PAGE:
Having everything decided by a coin flip doesn't give you any differentiation between characters, true. But it also - and more importantly:

    1. Doesn't give you differentiation between players. (Unless the game is made so that you can choose character actions which allow you to avoid coin flips, or change what's at stake, of course.)

    As a counter-example, consider Dread (the Jenga one). Here, outcomes are decided in a way which doesn't differentiate between characters: but now your skill as a player is important. The way to make your *character* more competent is to make better pulls than your friend.

    2. Doesn't give any weight to the way in which your character does something. Do they do it carefully? Are they willing to take great risks? Do they try to make sure circumstances are in their favour before they act?

    If fighting 20 armed guards is a coin flip, and running away or hiding from them until they leave is also a coin flip, my decision to fight or run or hide becomes almost irrelevant: it's just colour narration.

    That means people are going to make decisions differently in your game: based on how they want things to look, or how it will affect their character portrayal (after all, in the above example, the only reason to try hiding rather than fighting is to show that your character is a coward, or overly cautious, or is good at hiding)... not based on what you think is most likely to succeed.

    Character ability isn't the issue here; the issue is how does this design choice affect the way people play this game?

    ...and then the real question is:

    "Does that support or undermine my design goals and/or creative goals/agenda?"

    *: Note that, in Penny for My Thoughts, you can have very competent characters and very incompetent characters. It's just not decided by a die roll or coin flip - it's up to the choices the players make.
  • I'll add another question: what are your players like?

    I know the op question mainly revolves around mechanics, but it has always been my focus to consider social interaction into the mechanics as much as possible.

    My point here is that, taking the D&D example, the wizard may be able to do everything and more better than the rest of the party, but if her player is less inclined to roleplaying and the fighter's player is more inclined to it, you'll probably see both have the same amount of spotlight and fun (I'm being optimistic, I know we've all seen the opposite but let's not go there, i'm already derrailing the thread enough)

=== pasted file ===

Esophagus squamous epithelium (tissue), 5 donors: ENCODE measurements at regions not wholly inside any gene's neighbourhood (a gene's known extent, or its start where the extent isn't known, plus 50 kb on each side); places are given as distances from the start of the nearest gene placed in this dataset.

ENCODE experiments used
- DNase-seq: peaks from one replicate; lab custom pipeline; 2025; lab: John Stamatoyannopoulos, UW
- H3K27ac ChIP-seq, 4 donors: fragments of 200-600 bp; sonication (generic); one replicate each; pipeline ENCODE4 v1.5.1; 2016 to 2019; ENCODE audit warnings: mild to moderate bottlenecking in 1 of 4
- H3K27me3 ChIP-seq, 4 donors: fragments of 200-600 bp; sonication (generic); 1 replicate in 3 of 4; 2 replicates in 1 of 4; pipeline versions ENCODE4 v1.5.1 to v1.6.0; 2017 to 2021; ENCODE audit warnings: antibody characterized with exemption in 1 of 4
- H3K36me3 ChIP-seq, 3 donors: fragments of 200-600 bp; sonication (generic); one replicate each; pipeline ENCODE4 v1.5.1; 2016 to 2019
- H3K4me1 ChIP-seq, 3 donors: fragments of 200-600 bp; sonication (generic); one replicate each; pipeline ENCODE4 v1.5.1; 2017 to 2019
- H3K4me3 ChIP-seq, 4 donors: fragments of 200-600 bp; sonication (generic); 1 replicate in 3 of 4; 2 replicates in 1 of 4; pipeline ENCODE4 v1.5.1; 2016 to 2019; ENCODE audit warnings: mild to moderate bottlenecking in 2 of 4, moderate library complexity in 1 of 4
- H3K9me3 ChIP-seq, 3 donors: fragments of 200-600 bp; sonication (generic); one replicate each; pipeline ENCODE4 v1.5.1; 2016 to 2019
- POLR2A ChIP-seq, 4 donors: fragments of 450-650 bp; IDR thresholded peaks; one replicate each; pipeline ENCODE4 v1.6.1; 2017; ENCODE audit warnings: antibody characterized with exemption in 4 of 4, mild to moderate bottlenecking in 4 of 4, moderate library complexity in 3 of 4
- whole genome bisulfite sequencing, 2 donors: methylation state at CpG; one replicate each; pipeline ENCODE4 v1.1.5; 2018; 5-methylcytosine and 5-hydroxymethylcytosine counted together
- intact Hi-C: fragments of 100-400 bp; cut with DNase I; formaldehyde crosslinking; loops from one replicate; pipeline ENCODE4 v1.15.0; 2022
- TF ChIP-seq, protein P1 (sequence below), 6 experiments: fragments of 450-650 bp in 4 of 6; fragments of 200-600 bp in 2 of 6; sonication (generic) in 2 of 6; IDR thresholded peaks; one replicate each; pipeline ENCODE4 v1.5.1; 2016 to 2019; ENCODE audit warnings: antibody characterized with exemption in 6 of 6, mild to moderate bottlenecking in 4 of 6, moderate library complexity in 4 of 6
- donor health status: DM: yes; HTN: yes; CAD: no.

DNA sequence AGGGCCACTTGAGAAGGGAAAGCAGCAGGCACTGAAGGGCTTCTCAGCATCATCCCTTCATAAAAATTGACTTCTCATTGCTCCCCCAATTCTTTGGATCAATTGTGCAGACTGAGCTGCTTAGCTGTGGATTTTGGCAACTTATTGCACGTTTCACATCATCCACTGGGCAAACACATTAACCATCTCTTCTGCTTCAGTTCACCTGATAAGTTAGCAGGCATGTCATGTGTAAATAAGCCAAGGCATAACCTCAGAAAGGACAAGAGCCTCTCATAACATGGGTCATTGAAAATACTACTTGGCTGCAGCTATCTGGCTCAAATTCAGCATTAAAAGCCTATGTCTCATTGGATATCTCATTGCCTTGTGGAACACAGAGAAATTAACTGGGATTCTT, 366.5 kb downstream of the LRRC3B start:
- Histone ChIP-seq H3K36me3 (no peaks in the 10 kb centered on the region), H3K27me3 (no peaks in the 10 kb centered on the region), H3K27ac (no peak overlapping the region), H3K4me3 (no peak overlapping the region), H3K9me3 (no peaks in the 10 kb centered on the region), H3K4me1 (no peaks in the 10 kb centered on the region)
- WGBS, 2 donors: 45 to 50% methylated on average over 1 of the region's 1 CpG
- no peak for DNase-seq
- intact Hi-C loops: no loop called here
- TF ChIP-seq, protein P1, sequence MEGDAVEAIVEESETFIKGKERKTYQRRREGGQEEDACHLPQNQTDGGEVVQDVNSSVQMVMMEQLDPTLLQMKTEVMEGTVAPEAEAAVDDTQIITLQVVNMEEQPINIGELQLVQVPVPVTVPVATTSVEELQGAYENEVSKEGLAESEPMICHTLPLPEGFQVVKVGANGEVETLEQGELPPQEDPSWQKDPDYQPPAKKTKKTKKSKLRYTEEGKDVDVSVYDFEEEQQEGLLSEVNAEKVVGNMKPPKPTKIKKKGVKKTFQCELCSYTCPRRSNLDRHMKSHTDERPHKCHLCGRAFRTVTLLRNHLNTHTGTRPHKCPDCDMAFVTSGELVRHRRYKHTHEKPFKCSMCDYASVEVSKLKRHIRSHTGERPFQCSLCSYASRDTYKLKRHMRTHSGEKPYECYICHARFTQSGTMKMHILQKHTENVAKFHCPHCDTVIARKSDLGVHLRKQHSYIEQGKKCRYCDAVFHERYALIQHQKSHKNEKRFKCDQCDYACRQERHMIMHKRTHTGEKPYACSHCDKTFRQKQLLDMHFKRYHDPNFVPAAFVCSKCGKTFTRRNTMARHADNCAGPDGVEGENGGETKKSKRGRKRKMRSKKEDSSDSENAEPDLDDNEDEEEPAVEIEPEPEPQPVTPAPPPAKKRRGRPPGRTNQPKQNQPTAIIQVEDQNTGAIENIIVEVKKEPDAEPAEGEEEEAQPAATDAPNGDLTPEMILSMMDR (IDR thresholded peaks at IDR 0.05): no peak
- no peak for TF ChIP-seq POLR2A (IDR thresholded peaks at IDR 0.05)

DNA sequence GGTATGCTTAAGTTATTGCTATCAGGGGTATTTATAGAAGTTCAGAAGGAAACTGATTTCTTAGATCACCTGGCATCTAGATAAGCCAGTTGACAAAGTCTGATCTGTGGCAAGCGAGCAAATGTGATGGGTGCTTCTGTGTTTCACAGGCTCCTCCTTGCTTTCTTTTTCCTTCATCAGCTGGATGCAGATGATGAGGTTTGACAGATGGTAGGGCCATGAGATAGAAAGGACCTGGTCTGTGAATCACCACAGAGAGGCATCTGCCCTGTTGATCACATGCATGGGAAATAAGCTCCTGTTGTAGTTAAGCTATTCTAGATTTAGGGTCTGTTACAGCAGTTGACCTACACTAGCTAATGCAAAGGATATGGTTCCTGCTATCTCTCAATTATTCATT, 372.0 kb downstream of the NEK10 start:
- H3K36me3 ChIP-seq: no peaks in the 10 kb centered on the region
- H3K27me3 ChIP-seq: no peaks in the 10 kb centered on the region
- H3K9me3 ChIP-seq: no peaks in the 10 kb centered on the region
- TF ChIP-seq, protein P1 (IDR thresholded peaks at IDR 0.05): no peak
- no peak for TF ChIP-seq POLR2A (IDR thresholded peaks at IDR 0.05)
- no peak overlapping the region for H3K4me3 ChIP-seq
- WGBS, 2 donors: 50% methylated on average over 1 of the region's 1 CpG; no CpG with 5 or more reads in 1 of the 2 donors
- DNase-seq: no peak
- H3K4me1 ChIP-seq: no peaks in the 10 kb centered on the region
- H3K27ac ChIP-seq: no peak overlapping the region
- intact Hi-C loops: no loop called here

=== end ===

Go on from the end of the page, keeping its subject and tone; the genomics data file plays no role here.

Does this affect the game design-wise?. For optimal Flow and reaching a wider audience, I'd say yes, it should. Of course it's easier to just design the game you want to play with the people you know full well and let the audience out there find out if they like it or not; but if you can design at least a few procedures to help players sort that problem, that'll be awesome.

    Here's an idea on how to implement that: in the character creation part, include a procedure to create a narrative niche for the character, as in "once a player has chosen a combination of background features, no other player can choose the same combination, nor have more that one feature in common". Then, make the use of race and class features optional, free for everyone and unrestricted by requirements so GMs interested in balance can disregard that part, and players interested in the mechanical character building can build whatever they want.

    Worried about mechanical game balance? use the AW core: when players roll poorly, the GM makes a move. That way it doesn't matter how many skills the player has, each time they roll a dice, something will happen, and the more they roll, the more interesting things will happen. That solved about 70% of my problems with game balance.

    Of course, there are a lot of other ways and as I stated before, you can also totally disregard this and just make the game you want to play with the people you know better.
  • Good points, thanks folks. :)

    The deciding factors seem to be the type of game you're playing and whether it uses strongly defined roles for the characters: a game about escorting a Witch to Lindisfarne can be an action-adventure, with the characters facing hordes of demons intent on freeing the Witch, in which case I expect characters to be differentiated by skills & abilities... or, on the other hand, the story can focus on the personalities of the PCs, their histories & motivations, so the differentiation comes from the way they are portrayed, not what they can do.